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1.65. Policy on government security

  1. The objective of the Policy on Government Security, as it pertains to contracting, is to ensure that sensitive information and assets of the government are properly protected when entrusted to industry. The role of Public Works and Government Services Canada (PWGSC) in this process is to ensure that individuals and organizations that will have access to or will possess sensitive information and assets have first received the necessary security screening or clearance through the Canadian Industrial Security Directorate (CISD), PWGSC.
  2. PWGSC's Industrial Security Sector (ISS) is the lead in the public service to administer the Contract Security Program (CSP). The CSP is intended to ensure protection of Canadian and foreign government sensitive assets/information entrusted to industry for contracts administered by PWGSC and, on request, for contracts administered by other government departments. PWGSC’s CISD is responsible to security screen private sector organizations and personnel requiring access to sensitive government information and assets. The Program also identifies the appropriate security terms and conditions to be included in each contract and ensures that contractors comply with the security requirements provided by the client department for safeguarding, disclosing, destroying, removing, modifying and interruption of government sensitive information/assets.
  3. As of April 1, 2011, the CSP is under a cost recovery regime. It will cost recover from federal departments and agencies for contract-related security services it provides.
  4. The current approved charging model is an allocation model based on the proportion of all contracts with security provisions accounted for by each client organization. An historic rolling average is calculated over a two-year period commencing three years prior to the year for which they are being charged (e.g. for the fiscal year 2012-2013, the reference period is 2010-2011 and 2011-2012). A weighting factor is used to equalize contract complexity.
  5. The total CSP budgeted costs are then allocated to the client organizations based on their pro-rated share as calculated above. The result is that a client department’s current year charge is based on the rolling average of the last 2 fiscal years contract activity for that client department. There is a Memorandum of Understanding (MOU) in place between PWGSC and each of the client departments describing the services to be provided.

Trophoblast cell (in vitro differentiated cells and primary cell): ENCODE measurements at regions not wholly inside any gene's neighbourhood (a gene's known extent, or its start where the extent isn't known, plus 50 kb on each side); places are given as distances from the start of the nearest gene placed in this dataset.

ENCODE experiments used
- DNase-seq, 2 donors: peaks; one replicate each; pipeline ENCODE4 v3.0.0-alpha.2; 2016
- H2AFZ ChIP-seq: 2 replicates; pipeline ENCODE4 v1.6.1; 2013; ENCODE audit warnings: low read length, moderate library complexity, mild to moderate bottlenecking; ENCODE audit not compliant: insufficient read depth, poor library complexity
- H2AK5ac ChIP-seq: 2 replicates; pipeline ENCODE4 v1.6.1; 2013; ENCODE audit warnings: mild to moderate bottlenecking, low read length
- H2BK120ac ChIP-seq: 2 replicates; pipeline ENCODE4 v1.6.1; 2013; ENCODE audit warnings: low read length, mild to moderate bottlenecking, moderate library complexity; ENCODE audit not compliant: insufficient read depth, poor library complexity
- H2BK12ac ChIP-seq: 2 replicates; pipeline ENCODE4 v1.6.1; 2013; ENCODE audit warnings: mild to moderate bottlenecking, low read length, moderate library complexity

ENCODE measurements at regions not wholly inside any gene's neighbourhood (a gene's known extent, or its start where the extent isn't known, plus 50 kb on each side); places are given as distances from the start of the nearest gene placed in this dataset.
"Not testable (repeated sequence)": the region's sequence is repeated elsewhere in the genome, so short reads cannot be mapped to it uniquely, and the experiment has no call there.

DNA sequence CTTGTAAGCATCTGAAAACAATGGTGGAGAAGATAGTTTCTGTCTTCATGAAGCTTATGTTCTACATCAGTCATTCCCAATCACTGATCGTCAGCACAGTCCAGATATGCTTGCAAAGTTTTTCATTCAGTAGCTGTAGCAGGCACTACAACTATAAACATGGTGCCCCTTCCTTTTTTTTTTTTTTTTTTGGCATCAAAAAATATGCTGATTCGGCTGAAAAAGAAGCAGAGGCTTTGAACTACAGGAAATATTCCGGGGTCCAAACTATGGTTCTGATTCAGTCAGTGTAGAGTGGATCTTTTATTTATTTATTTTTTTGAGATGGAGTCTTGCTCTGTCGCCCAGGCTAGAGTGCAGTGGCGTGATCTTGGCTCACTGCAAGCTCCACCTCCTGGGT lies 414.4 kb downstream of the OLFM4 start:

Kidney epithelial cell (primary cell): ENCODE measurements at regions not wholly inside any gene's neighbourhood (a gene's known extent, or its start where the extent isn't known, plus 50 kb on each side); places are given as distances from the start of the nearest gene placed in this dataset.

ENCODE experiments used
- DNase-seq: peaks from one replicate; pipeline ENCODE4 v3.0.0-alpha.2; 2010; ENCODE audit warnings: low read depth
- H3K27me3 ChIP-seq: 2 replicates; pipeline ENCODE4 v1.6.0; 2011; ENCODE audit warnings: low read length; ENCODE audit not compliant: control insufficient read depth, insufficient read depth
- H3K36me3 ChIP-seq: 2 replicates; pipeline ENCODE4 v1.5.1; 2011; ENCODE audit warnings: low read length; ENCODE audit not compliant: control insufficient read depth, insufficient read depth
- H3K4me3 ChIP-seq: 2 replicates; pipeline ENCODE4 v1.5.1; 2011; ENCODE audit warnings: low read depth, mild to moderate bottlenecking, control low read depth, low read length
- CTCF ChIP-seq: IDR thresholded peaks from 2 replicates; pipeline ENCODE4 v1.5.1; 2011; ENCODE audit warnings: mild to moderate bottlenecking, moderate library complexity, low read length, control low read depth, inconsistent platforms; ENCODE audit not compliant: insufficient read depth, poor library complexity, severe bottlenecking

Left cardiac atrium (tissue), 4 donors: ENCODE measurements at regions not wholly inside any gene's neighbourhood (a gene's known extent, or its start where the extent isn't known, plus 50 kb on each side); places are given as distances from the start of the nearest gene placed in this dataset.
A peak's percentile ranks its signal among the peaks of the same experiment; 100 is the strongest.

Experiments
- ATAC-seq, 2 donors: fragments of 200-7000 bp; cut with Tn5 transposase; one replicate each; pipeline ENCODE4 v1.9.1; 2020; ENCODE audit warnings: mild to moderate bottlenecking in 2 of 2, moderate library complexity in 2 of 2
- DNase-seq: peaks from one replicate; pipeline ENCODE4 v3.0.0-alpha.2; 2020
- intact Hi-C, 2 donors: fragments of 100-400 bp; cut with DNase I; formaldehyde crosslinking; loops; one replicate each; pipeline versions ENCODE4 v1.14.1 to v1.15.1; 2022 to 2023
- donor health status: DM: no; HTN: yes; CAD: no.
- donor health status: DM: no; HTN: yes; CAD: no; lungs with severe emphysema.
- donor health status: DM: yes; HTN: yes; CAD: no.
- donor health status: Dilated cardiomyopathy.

6. The project authority and the departmental security officer are responsible for ensuring that their department adheres to the Policy and that provisions are made for any suppliers used to provide goods or services to ensure that they also meet the applicable security requirements.
  7. CISD is responsible for the following services:
    1. provide the appropriate security clauses to be inserted into solicitation and contractual documents, as required, when a Security Requirements Check List (SRCL) has been used to identify the needs;
    2. provide appropriate security clearance to any companies that are awarded sensitive contracts in order to meet the security requirements and ensure that they maintain their security clearance during the period of the contract;
    3. ensure that inspections are undertaken and regularly renewed at the company facilities if required; and
    4. carry out the security screening of the contractor's personnel as required by the provisions of the contract.
    Note that contracts may still have a security requirement, even though the contractual documents themselves are not designated as PROTECTED/CLASSIFIED.
  8. Upon request, CISD also handles the security requirements of contracts awarded by other government departments under their own contracting authority;
  9. The Policy is issued by Treasury Board under the authority derived from government decision and section 7 of the Financial Administration Act.
  10. Each federal department is responsible for protecting sensitive information and assets under its control not only in its own operations but also throughout the bidding, negotiating, awarding, carrying out, and terminating of any contracts it manages. In contracting, the SRCL is used by PWGSC and client departments to define their security requirements in a contract. See 2.50 Industrial Security Requirements, 3.55 Industrial Security Requirements (Personnel or Organization)and 7.55 Industrial Security Requirements for more information on security.
    Note: The Canadian Industrial Security Directorate will not do a risk assessment; it will provide the results of their screening to the contracting officers/client departments, which will make the proper decision concerning the contracts. CISD will not approve/disapprove the decision. It is not its role.